Social networking service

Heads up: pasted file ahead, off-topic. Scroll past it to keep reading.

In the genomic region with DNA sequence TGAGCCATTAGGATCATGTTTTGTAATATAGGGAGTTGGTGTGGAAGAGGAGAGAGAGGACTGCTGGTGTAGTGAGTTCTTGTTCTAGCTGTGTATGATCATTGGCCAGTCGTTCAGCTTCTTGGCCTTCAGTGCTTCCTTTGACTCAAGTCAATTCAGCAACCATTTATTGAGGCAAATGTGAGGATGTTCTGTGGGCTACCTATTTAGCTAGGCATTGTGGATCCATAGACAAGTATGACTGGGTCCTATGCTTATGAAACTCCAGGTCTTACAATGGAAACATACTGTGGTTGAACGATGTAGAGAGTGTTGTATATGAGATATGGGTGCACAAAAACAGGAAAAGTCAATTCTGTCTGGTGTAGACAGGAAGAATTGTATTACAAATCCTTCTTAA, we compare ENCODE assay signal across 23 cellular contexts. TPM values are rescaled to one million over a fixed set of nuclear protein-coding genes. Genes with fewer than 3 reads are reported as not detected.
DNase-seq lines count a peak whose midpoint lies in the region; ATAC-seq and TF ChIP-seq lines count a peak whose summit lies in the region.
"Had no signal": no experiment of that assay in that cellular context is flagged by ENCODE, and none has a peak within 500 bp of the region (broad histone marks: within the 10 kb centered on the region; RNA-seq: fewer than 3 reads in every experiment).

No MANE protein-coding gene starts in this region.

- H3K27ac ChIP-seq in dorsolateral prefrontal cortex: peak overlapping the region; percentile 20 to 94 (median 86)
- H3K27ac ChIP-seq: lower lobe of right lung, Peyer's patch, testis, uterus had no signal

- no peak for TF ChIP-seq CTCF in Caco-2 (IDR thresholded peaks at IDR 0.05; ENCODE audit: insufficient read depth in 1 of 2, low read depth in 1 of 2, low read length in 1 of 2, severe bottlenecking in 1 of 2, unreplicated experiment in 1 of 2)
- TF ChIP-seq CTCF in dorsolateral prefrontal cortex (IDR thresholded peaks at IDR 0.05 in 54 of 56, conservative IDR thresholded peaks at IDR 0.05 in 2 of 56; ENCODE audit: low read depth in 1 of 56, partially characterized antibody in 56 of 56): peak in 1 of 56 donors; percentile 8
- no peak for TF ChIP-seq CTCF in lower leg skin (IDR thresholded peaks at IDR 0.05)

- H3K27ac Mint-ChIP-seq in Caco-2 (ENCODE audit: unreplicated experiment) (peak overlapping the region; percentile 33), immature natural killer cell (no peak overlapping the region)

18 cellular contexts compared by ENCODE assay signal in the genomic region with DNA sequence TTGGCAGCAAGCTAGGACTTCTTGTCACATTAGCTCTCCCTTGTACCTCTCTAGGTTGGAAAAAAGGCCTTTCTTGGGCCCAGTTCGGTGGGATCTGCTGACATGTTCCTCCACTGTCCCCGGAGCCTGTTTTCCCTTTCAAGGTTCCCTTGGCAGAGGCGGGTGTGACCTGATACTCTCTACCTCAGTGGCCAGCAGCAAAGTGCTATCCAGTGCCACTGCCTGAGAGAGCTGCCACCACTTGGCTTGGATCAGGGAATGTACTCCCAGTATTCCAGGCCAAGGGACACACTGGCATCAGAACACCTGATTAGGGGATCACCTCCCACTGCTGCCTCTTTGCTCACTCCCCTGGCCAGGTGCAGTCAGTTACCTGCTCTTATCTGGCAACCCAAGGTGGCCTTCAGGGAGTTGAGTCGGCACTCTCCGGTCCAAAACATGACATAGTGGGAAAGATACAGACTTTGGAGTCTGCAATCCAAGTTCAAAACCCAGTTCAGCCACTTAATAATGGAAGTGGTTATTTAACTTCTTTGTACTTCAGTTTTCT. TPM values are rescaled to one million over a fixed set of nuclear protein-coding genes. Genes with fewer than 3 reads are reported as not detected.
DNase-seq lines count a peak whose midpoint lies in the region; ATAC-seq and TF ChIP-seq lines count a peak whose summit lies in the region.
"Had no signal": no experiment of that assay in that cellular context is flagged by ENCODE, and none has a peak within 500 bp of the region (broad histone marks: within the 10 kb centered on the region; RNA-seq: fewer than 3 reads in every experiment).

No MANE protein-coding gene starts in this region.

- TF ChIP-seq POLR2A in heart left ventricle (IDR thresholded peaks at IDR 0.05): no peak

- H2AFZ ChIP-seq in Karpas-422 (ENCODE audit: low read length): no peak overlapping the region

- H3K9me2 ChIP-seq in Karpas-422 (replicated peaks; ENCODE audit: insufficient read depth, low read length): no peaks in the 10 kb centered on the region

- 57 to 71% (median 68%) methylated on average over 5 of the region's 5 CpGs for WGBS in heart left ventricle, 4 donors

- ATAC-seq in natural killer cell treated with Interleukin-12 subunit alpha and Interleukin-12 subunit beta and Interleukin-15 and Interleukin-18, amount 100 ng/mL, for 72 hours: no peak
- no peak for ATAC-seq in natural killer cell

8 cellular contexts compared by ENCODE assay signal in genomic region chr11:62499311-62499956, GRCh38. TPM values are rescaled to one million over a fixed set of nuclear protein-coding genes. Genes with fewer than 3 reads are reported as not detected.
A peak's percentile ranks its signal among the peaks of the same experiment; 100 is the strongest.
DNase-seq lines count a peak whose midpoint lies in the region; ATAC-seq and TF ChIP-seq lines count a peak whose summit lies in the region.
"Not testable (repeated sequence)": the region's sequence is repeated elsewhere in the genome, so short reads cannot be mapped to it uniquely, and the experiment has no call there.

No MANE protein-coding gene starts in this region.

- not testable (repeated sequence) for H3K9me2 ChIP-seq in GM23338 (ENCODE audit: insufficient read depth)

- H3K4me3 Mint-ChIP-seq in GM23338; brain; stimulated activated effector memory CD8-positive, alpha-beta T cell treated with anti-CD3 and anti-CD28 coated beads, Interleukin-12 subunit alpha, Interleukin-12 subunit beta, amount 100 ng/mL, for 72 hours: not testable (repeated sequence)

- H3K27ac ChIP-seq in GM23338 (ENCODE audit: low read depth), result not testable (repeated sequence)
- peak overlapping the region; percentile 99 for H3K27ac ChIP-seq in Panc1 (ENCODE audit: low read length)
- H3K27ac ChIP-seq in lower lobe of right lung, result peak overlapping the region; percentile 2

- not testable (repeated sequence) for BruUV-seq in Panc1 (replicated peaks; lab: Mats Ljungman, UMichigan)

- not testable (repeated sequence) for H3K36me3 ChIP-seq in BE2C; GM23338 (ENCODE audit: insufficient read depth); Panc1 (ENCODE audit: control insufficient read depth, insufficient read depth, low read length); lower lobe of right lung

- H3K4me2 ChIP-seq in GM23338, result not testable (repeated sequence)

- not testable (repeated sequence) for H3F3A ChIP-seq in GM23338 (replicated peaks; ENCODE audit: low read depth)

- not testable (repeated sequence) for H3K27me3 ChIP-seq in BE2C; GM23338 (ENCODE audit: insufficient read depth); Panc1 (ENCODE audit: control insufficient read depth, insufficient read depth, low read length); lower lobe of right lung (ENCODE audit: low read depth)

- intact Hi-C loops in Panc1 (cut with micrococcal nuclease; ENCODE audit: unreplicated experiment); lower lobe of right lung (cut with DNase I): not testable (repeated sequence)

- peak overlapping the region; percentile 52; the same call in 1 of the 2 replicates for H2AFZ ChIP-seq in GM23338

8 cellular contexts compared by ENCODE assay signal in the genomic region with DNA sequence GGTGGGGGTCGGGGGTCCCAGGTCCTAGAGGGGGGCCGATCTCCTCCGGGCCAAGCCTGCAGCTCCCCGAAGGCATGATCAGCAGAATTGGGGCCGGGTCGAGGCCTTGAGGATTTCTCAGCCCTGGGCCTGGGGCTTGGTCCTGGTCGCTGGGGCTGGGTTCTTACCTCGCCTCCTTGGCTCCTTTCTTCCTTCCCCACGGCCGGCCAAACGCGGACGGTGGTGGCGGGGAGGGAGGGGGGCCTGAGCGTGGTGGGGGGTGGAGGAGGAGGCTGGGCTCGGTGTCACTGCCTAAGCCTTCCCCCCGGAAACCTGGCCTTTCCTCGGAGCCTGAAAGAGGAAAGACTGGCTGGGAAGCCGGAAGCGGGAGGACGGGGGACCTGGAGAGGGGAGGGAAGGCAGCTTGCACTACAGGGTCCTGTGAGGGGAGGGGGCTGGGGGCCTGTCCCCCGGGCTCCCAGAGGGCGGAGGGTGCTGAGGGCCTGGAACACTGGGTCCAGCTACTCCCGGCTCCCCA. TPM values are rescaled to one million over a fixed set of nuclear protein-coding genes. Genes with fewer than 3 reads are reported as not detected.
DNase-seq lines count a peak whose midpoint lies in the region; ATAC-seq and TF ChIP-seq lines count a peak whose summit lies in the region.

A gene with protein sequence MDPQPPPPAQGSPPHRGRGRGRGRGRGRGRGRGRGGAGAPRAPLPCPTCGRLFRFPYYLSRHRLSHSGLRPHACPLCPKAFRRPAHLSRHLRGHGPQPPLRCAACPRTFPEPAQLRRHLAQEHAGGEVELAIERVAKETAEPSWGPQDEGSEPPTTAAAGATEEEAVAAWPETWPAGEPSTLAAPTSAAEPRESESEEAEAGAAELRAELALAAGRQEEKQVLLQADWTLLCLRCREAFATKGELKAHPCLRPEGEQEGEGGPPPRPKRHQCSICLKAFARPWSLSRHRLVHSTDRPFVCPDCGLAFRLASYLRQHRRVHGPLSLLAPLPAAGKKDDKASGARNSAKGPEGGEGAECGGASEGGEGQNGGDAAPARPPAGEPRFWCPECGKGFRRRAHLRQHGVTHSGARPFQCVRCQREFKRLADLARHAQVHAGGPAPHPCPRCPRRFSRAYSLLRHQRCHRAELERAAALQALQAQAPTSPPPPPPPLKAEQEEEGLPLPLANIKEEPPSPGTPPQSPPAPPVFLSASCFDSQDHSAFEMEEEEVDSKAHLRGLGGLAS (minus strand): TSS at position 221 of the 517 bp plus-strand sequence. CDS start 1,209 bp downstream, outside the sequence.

A social networking service is an online service, platform, or site that focuses on facilitating the building of social networks or social relations among people who, for example, share interests, activities, backgrounds, or real-life connections. A social network service consists of a representation of each user (often a profile), his/her social links, and a variety of additional services. Most social network services are web-based and provide means for users to interact over the Internet, such as e-mail and instant messaging. Online community services are sometimes considered as a social network service, though in a broader sense, social network service usually means an individual-centered service whereas online community services are group-centered. Social networking sites allow users to share ideas, activities, events, and interests within their individual networks. The main types of social networking services are those that contain category places (such as former school year or classmates), means to connect with friends (usually with self-description pages), and a recommendation system linked to trust. Popular methods now combine many of these, with American-based services Facebook, Google+, and Twitter widely used worldwide; Nexopia in Canada; Badoo, Bebo, VKontakte, Draugiem.lv (mostly in Latvia), Hi5, Hyves (mostly in The Netherlands), iWiW (mostly in Hungary), Nasza-Klasa (mostly in Poland), Skyrock, The Sphere, StudiVZ (mostly in Germany), Tagged, Tuenti (mostly in Spain), and XING in parts of Europe; Hi5 and Orkut in South America and Central America; LAGbook in Africa; and Cyworld, Mixi, Orkut, renren, weibo and Wretch in Asia and the Pacific Islands. There have been attempts to standardize these services to avoid the need to duplicate entries of friends and interests (see the FOAF standard and the Open Source Initiative[clarification needed]). A 2011 survey found that 47% of American adults use a social networking service. An online servic provider can for example be an internet service provider, email provider, news provider (press), entertainment provider (music, movies), search, e-shopping site (online stores), e-finance or e-banking site, e-health site, e-government site, Wikipedia, Usenet.[clarification needed] In its original more limited definition it referred only to a commercial computer communication service in which paid members could dial via a computer modem the service's private computer network and access various services and information resources such a bulletin boards, downloadable files and programs, news articles, chat rooms, and electronic mail services. The term "online service" was also used in references to these dial-up services. The traditional dial-up online service differed from the modern Internet service provider in that they provided a large degree of content that was only accessible by those who subscribed to the online service, while ISP mostly serves to provide access to the internet and generally provides little if any exclusive content of its own. In the U.S., the Online Copyright Infringement Liability Limitation Act (OCILLA) portion of the U.S. Digital Millennium Copyright Act has expanded the legal definition of online service in two different ways for different portions of the law. It states in section 512(k)(1): (A) As used in subsection (a), the term "service provider" means an entity offering the transmission, routing, or providing of connections for digital online communications, between or among points specified by a user, of material of the userís choosing, without modification to the content of the material as sent or received. (B) As used in this section, other than subsection (a), the term "service provider" means a provider of online services or network access, or the operator of facilities therefore, and includes an entity described in subparagraph (A). These broad definitions make it possible for a large number of web businesses to benefit from the OCILLA.